Multiculturalism, Bilingualism, Tolerance, the idea that the state has no place in the bedroom, our Charter of Rights, our constitution, our relationship to the US, (to roughly quote him: sleeping next to an elephant, you’re bound to get the occasional kick). Although some major Canadian defining policies (our international role as Peace-keepers and diplomats, universal health care) were enacted before he took office, these programs grew up and took root during the Trudeau years. PET took office the year after Canada turned 100 and I daresay our place in the world was largely defined during his tenure as PM.

So, seeing little Pierre today made me cry a little. (Big softie. Get to work.)

What Happened to Winter?

The superstitious part of me thinks this post is a mistake. That a cold front will descend the instant I push the “Publish” button.
But it’s freakin’ balmy in Toronto this winter.
Okay, those of you in the south or on the coast have different definitions of balmy… But it was 10 C in Toronto yesterday. New Year’s Day! That’s 50 F for you ‘mercans. That kind of weather is typical here in October or April, not January.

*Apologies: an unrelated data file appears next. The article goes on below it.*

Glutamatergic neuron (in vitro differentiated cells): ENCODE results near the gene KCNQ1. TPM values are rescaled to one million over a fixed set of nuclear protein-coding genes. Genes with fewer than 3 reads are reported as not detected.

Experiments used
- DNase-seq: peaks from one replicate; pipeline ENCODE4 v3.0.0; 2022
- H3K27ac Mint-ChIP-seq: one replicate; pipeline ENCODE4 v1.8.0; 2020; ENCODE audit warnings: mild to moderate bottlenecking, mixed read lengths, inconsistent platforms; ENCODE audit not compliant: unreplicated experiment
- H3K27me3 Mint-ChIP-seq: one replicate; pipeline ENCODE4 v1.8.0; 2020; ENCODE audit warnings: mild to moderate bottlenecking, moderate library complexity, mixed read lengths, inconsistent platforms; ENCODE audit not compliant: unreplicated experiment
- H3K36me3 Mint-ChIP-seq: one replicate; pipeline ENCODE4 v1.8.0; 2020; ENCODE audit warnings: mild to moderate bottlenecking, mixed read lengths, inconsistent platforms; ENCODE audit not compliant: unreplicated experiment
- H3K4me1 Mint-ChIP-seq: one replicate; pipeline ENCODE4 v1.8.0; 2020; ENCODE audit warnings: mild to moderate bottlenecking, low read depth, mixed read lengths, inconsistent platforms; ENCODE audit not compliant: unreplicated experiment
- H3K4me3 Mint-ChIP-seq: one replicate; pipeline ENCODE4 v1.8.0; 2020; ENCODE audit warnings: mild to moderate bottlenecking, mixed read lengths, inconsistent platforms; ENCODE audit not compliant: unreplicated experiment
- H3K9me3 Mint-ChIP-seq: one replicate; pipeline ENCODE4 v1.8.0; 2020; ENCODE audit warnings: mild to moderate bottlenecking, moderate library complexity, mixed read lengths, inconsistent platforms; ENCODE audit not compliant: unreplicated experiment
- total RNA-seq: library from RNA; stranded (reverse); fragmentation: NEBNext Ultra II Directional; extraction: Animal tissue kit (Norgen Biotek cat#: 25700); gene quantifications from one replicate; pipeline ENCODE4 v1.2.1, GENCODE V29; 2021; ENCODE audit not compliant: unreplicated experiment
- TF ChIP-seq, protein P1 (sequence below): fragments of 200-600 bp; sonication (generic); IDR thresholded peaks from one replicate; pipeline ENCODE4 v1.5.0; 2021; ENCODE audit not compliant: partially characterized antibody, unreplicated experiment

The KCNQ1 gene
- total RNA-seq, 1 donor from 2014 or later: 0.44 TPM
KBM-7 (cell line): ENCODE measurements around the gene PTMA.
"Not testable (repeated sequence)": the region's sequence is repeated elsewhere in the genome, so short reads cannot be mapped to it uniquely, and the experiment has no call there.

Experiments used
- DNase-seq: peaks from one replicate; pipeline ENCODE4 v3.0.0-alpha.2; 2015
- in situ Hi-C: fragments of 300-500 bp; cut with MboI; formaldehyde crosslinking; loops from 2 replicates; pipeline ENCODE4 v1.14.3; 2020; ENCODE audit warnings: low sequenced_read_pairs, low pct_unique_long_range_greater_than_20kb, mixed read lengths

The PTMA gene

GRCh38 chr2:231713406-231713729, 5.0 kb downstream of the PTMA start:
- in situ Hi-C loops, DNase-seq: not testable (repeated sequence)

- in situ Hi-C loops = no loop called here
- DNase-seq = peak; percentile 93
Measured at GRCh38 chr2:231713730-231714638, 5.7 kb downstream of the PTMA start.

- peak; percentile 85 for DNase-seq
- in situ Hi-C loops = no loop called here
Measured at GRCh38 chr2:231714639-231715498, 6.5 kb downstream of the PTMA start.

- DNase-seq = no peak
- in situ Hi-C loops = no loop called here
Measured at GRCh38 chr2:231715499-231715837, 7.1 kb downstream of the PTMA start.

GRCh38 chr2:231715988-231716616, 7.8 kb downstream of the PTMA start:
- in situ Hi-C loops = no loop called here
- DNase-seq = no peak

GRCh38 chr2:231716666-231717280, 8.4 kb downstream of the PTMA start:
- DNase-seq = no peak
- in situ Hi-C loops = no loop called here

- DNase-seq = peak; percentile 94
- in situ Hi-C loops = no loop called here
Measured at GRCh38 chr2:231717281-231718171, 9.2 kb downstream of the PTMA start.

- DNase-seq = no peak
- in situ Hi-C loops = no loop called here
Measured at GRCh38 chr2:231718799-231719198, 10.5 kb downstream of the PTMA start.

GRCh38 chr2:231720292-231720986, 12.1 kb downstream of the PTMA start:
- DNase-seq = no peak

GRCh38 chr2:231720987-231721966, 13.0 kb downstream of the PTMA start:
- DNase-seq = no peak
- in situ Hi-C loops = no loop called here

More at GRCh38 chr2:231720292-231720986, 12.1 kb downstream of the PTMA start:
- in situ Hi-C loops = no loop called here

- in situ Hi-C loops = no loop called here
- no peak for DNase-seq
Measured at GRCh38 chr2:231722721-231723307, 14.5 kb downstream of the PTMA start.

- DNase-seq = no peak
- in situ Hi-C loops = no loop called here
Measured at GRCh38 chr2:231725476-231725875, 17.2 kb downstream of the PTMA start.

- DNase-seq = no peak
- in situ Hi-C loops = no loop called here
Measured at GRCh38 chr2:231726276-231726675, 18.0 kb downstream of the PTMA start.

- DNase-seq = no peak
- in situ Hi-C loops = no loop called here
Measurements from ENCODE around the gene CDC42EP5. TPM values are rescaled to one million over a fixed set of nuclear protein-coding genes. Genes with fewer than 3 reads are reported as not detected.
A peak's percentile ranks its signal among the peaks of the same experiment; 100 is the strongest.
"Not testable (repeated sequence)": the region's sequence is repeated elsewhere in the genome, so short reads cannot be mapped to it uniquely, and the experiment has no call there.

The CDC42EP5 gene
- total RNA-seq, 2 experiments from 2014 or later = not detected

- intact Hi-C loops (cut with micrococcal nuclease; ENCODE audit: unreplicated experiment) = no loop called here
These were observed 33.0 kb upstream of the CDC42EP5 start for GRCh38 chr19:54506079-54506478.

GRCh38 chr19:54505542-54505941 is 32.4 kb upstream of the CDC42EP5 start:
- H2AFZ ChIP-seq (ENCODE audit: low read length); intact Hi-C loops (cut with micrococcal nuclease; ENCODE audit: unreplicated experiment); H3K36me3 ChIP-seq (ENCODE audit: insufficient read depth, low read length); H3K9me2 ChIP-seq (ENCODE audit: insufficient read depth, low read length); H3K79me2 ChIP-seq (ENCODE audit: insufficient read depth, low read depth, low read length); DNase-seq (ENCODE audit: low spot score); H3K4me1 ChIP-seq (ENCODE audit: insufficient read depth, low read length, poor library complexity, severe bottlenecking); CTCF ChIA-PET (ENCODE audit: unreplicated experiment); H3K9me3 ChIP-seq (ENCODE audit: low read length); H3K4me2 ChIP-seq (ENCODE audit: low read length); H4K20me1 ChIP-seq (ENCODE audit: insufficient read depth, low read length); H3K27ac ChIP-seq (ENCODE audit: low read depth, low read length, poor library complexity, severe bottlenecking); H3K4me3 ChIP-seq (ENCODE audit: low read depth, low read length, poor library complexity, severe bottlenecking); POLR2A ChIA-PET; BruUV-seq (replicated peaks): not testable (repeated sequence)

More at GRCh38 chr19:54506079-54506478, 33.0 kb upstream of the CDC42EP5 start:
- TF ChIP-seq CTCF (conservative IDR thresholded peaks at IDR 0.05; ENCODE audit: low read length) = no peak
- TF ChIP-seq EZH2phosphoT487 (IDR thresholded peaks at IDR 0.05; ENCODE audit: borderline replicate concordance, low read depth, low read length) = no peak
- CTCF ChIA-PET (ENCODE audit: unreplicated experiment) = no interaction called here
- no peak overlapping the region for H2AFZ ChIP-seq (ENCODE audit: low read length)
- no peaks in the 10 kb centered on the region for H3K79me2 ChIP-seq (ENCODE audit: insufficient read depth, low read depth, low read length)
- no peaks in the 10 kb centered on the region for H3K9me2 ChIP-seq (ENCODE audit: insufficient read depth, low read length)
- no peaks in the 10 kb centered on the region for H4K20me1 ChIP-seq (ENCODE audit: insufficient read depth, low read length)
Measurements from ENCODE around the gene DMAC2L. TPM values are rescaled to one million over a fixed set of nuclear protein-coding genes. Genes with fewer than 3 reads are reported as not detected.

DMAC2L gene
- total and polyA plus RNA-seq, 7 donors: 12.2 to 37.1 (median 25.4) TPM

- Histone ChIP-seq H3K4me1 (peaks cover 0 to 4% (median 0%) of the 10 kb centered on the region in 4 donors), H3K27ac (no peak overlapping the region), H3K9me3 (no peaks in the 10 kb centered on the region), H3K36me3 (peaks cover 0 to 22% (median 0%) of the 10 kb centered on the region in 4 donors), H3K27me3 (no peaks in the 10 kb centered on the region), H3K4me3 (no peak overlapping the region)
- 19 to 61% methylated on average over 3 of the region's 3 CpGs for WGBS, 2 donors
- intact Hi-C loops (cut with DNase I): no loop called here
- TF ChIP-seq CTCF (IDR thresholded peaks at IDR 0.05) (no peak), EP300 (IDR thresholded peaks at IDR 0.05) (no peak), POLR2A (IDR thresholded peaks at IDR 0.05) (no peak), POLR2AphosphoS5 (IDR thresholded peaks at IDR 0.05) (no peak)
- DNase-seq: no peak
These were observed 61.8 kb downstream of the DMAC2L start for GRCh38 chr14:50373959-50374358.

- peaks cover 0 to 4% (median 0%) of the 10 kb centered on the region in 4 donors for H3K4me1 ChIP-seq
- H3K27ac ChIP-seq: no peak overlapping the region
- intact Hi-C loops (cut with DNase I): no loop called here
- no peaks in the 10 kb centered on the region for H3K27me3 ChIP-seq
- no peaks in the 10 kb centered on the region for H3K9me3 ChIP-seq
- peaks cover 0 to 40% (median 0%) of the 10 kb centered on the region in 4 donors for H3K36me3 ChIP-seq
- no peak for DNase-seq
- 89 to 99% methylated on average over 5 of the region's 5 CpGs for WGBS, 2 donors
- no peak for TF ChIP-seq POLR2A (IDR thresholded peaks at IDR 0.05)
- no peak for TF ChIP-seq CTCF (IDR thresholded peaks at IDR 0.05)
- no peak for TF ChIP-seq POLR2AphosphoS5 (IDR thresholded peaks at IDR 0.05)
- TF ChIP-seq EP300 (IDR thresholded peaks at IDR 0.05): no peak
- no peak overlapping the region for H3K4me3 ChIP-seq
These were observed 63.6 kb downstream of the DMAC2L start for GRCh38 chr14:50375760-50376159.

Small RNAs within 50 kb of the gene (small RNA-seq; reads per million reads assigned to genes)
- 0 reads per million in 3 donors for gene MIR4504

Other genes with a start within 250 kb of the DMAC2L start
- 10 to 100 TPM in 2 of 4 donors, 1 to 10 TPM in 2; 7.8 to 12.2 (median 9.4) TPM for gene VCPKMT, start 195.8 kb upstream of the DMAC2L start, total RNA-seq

The average daily maximum for this time of year is about -1 or -2 (29 or 30F) and we often get a week in the -20’s around this time of year. I’m still wearing my fall jacket. I’ve been sleeping with my window open a crack. It’s crazy.
We do often get a “warm snap” in Dec or Jan when the temperature pushes above the freezing point and all the snow melts to a slushy mess, but the strange thing this year is that there hasn’t really been a cold snap. There hasn’t been any snow. We did have a week back in late November where I broke out my winter jacket, but I haven’t even looked for my boots yet.
I’ve heard economists say that global warming is good for my home and native land… That everyone in Texas and Arizona will be baking and wanting to move north. That the wheat fields in Kansas will become desert, while more and more (now permafrosted) land in Canada’s north will become fertile and more desirably habitable… And we do have something like 2/3 of the world’s fresh water in Canada…
Don’t know about all that. All I know is I’m going to enjoy this warm weather while it lasts!

Snotty sleeves

One of the good manners lessons my mother taught me as a very young child was to cover my mouth when I sneezed or coughed and NEVER to wipe my nose on my sleeve. Only people who grew up in barns do that, apparently.

Well, the City of Toronto is trying to get us all to move into barns, with their “Do the Sleeve Sneeze” campaign. I guess the idea is that if you cough or sneeze onto your hands and then touch stuff, like the hand railings in the subway or whatever, everyone who touches where you touched will pick up your germs.